Innovation

How Incidents Become Disasters

Well, its been a

busy week. We learned a few things, stuck to the plan as much as we

could, and went out with a bang. Fortunately no one got seriously

injured in the process, though I had to drop my pride in a bucket

again. And again. And again. They tell me it's good for me.

You see, we had

several issues arise this week. The fact that the issues themselves

arose doesn't come as a shock to anyone; life as an IT person tends

to involve incidents of varying magnitudes. However, the concept in

my last blog came into play heavily.

Incidents bring

issues to our attention which we then address first though

workarounds and then though problem analysis and resolution. You

find this method, described different ways, in all kinds of customer

service and operations approaches. What they don't talk about is the

catalyzing effects of incidents on the general systemic problems

Let's follow the

logic. Many incidents begin as random events. You load patches

you've loaded a dozen times before and the server bombs out. You try

to install software on a server image already in production on fifty

servers and the installation generates a run-time error. A user

calls in because a Windows server's print spooler decided to stop

working.

The repercussions

of the event, though, play out within the context created by history.

The server which bombed out may be part of an ongoing dispute

between two departments, a dispute raging over half a decade

regarding the importance of a system which accidentally became both

mission critical and without a business continuance plan.

Resolving the

incident by working around the issue requires good technical skills.

You need to be levelheaded, determined, and willing to take some

risks. You need to know when to wait, when to gather information,

and when to plunge forward knowing you might not have THE ANSWER but

that you have an answer which might work. Mastering those skills

takes quite enough time and patience from anyone.

Now add to that

the understandable panic of people caught without a business

continuance plan. So now the business has stopped, enterprise-wide.

The blame gets laid at your feet, not to mention the heat you

personally feel because, despite what others may think, IT folks

generally want to do a good job. We don't like taking down systems,

especially after our test showed we wouldn't.

Now add on top of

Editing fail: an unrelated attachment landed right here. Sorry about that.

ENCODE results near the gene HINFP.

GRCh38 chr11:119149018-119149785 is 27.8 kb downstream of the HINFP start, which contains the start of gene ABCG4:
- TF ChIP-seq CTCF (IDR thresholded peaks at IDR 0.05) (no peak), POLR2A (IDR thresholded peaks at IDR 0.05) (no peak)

the previous two points that the system, due to political

compromises, never performed well. Your leadership knew it was going

to go down disastrously at some point. It went down twice a week in

a modestly controlled fashion before four months of tuning brought it

into an almost stable configuration. So now a fractured management

team must face their worst nightmare; they gambled and lost. Big

time. How they respond will tell you a lot about who they are and

why they do what they do.

Just to put a pin

in it, make it so the system drops on the evening before another

system is about to re-pilot after being down for a month for repairs.

The system that dropped is in the same group as the other system, so

in the end the same managers become ultimately responsible.

It's not that all

of our hard-won technical skills mean jack. It's just that, in the

anatomy of a disaster, the actual technical incident only modestly

affects the events as they unfold. We can resolve the incident,

create workarounds for the issues exposed, and resolve the problems

yet still lose the war. An incident may close in a matter of hours,

yet it will reverberate for months as structural issues play

themselves out.

So, what do we do?

As a leader I try to keep the non-technical elements of the disaster

off my team's plate. As a manager, accidental or otherwise, I try to

keep the team focused on activities leading to greater operational

stability. As an IT architect with training in risk mitigation and

system design I feel deep and abiding pain every time I look at the

way the organization chose to deploy some systems and support others.

That last is just pride, though, and does not belong in the role I

currently play.

Thus back to my

comment about swallowing pride. I don't make decisions; I just try

to keep people from getting destroyed by the choices they make.

Sometimes my team can pull it off. Other times we've got too much to

do and not enough time to follow though with the basic mantra of

incident to issue to problem I laid out above. Without each part of

the team playing their part we really cannot do it.

But no one wants

to hear about the problems. It's all just “excuses”. The user

community does need help and they need it now.

Ah, Monday's going to be great fun.

Editor's Picks

Free Newsletters, In your Inbox